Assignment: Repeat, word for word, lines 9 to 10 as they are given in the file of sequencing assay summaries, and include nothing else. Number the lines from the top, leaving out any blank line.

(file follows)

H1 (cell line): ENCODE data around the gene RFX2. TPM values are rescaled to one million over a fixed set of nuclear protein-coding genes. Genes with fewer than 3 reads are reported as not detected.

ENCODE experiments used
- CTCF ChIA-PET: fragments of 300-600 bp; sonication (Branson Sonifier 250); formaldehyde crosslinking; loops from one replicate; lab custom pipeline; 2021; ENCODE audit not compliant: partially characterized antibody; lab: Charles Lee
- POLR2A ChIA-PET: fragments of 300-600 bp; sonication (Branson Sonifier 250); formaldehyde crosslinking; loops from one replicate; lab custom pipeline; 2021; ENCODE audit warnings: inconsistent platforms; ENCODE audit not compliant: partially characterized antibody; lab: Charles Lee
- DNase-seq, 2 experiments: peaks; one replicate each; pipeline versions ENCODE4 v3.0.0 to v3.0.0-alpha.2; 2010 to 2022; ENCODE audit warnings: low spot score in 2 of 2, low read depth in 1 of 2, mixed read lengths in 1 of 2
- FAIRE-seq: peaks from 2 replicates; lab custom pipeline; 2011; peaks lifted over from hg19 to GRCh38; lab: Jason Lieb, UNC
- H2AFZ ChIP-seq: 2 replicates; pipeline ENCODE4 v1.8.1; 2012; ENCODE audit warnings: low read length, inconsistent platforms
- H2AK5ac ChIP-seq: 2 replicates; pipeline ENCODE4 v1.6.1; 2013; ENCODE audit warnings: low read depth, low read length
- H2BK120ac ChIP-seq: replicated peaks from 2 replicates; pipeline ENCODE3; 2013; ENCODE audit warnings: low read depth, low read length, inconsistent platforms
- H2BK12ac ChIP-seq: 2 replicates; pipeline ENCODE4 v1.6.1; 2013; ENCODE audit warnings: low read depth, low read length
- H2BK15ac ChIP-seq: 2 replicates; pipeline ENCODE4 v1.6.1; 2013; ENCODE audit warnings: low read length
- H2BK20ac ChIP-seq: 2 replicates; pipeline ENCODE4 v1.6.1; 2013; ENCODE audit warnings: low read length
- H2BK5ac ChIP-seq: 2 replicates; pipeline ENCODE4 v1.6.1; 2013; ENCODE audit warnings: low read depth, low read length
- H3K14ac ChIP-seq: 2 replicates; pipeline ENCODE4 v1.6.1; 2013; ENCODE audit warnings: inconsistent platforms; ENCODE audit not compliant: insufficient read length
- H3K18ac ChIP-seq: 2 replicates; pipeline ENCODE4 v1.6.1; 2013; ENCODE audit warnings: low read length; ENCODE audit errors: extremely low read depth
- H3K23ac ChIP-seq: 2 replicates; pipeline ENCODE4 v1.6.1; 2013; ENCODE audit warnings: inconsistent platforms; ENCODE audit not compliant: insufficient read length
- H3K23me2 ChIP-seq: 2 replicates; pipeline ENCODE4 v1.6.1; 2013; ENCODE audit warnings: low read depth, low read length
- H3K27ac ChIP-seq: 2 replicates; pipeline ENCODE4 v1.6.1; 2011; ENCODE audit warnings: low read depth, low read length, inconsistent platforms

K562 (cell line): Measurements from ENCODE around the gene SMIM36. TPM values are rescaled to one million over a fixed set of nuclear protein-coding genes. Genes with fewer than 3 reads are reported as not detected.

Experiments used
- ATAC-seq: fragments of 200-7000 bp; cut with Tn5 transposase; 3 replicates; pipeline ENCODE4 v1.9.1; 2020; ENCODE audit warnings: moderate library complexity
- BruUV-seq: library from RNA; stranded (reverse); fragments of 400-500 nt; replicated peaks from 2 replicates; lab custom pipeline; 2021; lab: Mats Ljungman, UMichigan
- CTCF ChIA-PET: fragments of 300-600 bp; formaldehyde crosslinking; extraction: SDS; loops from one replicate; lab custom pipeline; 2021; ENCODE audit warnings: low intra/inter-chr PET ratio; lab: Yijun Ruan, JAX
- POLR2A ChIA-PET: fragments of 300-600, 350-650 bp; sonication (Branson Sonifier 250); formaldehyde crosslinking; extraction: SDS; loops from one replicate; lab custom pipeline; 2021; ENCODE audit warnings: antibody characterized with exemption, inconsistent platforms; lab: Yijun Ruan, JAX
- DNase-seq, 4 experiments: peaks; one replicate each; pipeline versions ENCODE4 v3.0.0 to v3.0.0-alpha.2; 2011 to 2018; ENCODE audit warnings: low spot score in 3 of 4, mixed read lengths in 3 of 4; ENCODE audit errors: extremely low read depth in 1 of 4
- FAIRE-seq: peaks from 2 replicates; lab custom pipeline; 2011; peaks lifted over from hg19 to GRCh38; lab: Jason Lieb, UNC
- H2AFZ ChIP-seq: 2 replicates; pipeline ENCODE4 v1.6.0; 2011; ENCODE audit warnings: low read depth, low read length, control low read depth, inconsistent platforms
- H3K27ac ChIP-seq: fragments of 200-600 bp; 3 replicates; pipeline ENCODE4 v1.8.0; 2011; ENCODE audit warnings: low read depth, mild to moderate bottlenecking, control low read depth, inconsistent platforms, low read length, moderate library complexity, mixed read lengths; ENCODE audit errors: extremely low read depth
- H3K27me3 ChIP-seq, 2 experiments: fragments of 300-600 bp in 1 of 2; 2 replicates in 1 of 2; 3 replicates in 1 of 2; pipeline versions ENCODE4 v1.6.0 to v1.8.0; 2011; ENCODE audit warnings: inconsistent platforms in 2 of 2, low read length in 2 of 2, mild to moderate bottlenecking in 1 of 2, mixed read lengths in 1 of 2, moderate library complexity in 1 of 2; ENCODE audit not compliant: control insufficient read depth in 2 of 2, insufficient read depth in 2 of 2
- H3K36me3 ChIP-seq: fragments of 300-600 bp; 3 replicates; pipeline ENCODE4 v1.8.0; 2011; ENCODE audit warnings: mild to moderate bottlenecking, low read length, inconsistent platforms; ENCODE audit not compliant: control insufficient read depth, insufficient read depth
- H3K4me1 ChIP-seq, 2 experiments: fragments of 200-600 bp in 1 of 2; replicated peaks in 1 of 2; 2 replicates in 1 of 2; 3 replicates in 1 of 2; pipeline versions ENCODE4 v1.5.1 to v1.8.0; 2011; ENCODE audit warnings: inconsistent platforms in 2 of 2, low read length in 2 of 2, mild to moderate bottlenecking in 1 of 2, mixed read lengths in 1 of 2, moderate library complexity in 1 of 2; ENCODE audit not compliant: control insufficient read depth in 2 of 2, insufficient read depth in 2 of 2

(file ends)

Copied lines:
- H2BK120ac ChIP-seq: replicated peaks from 2 replicates; pipeline ENCODE3; 2013; ENCODE audit warnings: low read depth, low read length, inconsistent platforms
- H2BK12ac ChIP-seq: 2 replicates; pipeline ENCODE4 v1.6.1; 2013; ENCODE audit warnings: low read depth, low read length